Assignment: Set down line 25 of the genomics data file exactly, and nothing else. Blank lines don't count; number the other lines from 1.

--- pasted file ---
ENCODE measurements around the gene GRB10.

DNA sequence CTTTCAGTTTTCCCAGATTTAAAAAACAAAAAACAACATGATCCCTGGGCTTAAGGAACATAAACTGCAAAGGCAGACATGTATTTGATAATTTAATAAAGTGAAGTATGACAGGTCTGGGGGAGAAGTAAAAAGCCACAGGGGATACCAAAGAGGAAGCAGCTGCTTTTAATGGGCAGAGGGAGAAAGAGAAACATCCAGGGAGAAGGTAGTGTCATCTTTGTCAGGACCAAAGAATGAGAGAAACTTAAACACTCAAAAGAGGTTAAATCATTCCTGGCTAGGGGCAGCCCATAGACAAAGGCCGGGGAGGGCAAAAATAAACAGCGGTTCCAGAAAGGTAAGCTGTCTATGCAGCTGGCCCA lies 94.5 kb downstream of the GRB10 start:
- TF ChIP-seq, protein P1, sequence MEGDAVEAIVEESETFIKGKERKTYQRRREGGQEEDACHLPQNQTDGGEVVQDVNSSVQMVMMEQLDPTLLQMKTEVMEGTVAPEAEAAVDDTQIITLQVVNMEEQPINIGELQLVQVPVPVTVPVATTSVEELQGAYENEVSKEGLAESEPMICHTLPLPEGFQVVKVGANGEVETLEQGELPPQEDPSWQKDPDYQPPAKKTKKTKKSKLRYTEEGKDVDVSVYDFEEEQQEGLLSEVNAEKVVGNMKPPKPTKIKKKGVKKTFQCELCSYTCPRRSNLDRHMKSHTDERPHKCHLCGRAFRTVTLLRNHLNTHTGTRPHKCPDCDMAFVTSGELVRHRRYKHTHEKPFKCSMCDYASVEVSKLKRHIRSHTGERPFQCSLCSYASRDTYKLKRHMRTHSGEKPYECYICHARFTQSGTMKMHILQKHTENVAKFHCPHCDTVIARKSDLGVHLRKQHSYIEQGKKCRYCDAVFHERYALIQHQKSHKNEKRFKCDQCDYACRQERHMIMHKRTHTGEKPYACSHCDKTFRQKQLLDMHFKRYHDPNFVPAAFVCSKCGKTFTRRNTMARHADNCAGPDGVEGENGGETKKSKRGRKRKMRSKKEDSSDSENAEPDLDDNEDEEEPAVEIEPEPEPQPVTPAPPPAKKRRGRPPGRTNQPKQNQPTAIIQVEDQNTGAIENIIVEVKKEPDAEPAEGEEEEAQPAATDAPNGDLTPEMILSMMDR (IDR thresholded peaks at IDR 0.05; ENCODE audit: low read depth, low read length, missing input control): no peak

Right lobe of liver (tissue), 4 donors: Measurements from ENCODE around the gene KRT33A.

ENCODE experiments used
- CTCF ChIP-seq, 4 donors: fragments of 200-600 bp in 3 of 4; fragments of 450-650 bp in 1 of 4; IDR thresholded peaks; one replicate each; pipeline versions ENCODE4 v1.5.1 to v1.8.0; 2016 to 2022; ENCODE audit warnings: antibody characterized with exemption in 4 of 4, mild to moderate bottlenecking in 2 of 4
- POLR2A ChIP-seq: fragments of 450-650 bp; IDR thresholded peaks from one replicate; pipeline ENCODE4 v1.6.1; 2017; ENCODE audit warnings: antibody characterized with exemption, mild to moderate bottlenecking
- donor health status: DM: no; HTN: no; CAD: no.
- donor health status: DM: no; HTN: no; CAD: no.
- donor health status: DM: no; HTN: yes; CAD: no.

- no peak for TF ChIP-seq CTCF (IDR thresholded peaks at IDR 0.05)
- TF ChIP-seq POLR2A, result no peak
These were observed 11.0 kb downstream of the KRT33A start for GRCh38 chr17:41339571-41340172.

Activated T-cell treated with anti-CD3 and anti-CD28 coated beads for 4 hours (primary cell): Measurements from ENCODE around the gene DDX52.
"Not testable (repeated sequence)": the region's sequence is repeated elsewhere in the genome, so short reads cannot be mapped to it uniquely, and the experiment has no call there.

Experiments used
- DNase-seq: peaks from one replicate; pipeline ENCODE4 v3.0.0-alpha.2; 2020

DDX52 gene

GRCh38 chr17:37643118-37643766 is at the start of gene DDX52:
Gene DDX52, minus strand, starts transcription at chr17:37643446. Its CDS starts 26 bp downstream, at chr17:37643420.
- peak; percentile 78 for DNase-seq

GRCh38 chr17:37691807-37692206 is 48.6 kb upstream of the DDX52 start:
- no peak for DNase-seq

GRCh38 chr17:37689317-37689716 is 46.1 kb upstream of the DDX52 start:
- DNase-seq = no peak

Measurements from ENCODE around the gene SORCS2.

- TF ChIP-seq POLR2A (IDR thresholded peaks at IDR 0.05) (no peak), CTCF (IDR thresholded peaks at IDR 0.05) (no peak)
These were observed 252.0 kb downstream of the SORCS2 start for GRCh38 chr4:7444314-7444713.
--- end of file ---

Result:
- DNase-seq = no peak